Dale Carrico has some interesting ideas about what posthumanism should not mean, drawn from a rather bleak picture of what humanism was all about:
Clothed in the language of universality, the entitlements of the humanity proclaimed by humanists have never extended to more than a fraction of actual human beings. Assured of its location on a “natural” progressive trajectory attaining inevitably toward universal emancipation, humanism too readily accommodated contemporary injustices as temporary and, hence, somehow tolerable -- especially to those humanists who didn’t happen to suffer them. And, further, as the ethics of a questionably contrued "human race" and of the universal "civilization" problematically connected to this race, it grows ever more difficult to shake the troubling analogies between humanism and its debased technoscientific companion discourse: the "race science" that legitimized every brutal imperial, colonial, globalizing, ghettoizing, apartheid regime in modern memory.
Needless to say, these painful recognitions demand painful reckonings. It is this crisis of humanist conscience -- which is not really one crisis, so much as many different crises, arising out of a variety of concrete situations and taking a proliferating variety of consequential forms -- that more properly goes by the name "post-humanism."
Don't let Carrico's lofty academic style put you off. There is a lot of really interesting material on his blog. For a more digestible sampling of his work, see his witty if somewhat overwrought fisking of my Declaration of Singularity, in which he accuses yours truly of being a "a pampered privileged clueless straight white guy who has more money and crap than almost anybody else on earth" who somehow manages to believe that "there is some possible intelligible sense in which you are suffering from some kind of major, like, social exploitation that urgently demands the world's redress." This is, of course, inaccurate. As anyone who has met me will attest, I am an exceptionally good-looking pampered privileged clueless straight white guy who blah blah blah.
But I digress. My point is that one need not share Carrico's rather Berkleycentric damnation of humanism as just another arrow in Whitey's Quiver of Exploitation to agree that the emergence of a posthuman world in which exploitation, abuse, and destruction of human life occur at a scale even more appalling and horrific than anything the world has encountered up to this point is a very real one. Our recent (ongoing) discussion about The Friendliness Problem is really all about this same risk. And there is even more room for agreement; I find that I can sign on with his conclusion pretty much wholeheartedly:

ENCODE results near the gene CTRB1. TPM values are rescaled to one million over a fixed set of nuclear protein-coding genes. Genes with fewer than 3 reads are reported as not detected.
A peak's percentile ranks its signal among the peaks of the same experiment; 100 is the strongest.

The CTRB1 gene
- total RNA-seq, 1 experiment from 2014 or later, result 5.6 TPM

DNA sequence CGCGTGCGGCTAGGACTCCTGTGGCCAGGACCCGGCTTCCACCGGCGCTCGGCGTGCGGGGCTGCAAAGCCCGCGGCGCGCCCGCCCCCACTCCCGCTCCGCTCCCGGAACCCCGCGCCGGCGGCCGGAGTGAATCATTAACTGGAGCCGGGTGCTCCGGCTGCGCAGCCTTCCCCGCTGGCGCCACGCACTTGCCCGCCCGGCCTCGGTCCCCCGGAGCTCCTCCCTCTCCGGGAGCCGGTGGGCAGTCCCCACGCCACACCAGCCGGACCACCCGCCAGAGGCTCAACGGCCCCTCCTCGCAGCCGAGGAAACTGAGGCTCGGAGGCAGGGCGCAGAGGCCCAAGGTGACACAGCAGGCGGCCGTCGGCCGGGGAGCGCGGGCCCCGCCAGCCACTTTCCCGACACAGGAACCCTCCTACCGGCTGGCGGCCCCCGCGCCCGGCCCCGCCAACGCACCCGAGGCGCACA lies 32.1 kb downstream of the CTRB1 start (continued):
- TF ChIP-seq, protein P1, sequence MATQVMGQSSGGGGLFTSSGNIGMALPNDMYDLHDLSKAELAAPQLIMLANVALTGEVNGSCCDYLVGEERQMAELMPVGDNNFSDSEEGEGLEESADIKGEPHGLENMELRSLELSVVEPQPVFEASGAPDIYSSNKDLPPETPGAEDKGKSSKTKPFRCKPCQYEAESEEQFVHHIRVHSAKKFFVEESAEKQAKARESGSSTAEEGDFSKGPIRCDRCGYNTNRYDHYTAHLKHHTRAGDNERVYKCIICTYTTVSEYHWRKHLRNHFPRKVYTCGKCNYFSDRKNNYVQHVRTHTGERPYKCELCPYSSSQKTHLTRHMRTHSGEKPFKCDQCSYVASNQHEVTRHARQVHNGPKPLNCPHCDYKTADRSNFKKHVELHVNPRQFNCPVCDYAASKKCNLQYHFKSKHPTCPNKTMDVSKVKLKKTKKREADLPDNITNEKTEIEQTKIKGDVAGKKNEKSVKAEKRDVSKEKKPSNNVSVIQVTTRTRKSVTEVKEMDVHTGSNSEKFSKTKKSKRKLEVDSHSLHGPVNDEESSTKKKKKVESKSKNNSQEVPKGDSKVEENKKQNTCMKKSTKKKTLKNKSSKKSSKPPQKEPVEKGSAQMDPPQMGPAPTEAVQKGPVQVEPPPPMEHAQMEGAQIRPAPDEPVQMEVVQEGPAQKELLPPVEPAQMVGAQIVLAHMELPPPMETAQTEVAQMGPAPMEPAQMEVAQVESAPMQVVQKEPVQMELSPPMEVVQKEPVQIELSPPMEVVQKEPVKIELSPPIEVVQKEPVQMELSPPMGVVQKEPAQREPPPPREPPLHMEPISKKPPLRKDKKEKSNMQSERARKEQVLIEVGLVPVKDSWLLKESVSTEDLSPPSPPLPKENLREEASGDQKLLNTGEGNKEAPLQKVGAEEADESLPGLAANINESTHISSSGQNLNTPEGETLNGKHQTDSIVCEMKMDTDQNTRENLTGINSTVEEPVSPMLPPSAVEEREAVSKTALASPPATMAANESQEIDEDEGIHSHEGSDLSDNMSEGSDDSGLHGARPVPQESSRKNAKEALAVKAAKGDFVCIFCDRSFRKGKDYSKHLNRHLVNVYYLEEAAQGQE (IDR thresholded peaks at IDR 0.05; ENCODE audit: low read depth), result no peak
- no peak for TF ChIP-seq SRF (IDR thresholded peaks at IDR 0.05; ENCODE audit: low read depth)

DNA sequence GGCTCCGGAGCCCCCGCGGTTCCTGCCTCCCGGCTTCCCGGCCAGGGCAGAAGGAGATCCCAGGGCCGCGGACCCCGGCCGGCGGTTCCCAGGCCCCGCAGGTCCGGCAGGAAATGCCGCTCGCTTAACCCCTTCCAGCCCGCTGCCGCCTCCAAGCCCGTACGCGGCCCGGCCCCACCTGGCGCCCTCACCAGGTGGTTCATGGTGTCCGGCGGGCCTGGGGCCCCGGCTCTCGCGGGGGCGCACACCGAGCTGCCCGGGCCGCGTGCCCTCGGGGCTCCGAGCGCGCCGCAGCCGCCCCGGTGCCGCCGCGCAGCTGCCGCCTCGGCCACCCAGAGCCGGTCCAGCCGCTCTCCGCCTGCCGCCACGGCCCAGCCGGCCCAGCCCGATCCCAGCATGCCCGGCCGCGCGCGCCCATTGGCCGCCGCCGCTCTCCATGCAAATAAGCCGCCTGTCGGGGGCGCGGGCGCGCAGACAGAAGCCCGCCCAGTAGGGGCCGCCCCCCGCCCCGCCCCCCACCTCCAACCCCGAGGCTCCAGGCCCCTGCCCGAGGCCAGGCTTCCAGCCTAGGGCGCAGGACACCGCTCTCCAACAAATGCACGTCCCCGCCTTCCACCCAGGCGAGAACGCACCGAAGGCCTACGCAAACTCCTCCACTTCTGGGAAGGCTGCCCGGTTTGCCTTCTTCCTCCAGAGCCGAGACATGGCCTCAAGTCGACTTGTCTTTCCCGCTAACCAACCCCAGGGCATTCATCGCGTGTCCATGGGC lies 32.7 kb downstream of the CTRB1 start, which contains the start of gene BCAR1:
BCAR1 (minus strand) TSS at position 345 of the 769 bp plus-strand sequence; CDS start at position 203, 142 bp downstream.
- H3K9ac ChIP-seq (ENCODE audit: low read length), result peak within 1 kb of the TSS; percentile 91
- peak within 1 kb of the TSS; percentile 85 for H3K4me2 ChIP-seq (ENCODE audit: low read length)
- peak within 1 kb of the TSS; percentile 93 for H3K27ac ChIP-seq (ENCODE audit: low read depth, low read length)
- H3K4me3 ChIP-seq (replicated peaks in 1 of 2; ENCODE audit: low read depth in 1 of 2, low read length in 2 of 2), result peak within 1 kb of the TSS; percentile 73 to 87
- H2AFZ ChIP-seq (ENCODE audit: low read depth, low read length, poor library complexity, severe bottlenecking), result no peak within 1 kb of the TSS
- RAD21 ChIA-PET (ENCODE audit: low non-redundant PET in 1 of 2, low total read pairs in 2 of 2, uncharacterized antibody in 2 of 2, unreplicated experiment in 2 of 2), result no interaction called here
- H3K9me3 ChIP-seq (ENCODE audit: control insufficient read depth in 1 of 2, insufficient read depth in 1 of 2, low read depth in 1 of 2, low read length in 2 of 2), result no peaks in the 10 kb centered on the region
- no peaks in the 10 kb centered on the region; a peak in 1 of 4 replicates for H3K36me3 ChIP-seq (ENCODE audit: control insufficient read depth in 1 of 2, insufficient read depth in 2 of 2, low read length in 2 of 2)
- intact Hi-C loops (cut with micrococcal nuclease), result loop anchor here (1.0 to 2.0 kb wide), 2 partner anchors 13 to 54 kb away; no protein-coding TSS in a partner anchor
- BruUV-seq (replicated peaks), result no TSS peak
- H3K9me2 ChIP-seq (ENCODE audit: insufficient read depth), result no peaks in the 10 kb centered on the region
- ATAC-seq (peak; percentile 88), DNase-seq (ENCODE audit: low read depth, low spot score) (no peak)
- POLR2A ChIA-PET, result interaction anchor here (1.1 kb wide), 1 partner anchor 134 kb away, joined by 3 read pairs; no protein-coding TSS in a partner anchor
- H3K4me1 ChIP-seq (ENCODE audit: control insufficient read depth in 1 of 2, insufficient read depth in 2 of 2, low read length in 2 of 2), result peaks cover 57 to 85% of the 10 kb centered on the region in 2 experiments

In such an historical moment, especially, it seems to me disastrous to conceive post-humanism as a moralizing identification with some tribe defined by any idiosyncratic fetishization of particular technologies or other. Rather, we should think of it as an ethical recognition of the limits of humanism provoked by an understanding of the emerging terms of technodevelopmental social struggle and, hence, any ethical perspective arising our [sic] of this recognition that demands cosmopolitanism, democracy, and emancipation shape the terms of this struggle, come what may.
Where my heart is less than whole is around his use of the word "any." In fact, I agree that any ethical system that arises must incorporate those things, but (per Stephen's remarks in a recent comment) I don't think that any ethical approach is as good as any other, even if all ethical perspectives being discussed were to meet all the criteria described. For example, I can imagine a posthuman intelligence with very specific ideas about what those three things mean imposing them on their "inferiors" for "their own good." Even a vocabulary of emancipation and cosmopolitanism could be used in the service of the very exploitation that Carrico is looking to avoid.
Just to give one very wacky example, suppose a post-Singularity intelligence decided to "emancipate" us all from the limits of human sexuality by setting everyone up with a complete set of both male and female reproductive organs? Or another wacky example, what if the same being decided, in the name of cosmopolitanism, to provide many of us with disabilities so that we might better understand those who are already disabled?
I think Carrico would argue that his inclusion of democracy in the list of prime values would prevent that kind of exploitation from happening. (Come to think of it, he would probably reject such scenarios prima facie; he has no use for all this "singularity" nonsense.) But without a notion that some moral and ethical models are better than others, we're in a lot of trouble.
UPDATE, From the Letters that Crossed in the Mail Department: While I was being snarky, Dale Carrico was writing a very nice response to my comment on his blog. So that oughta teach me a thing or two, but let's be realistic here -- chances are it won't.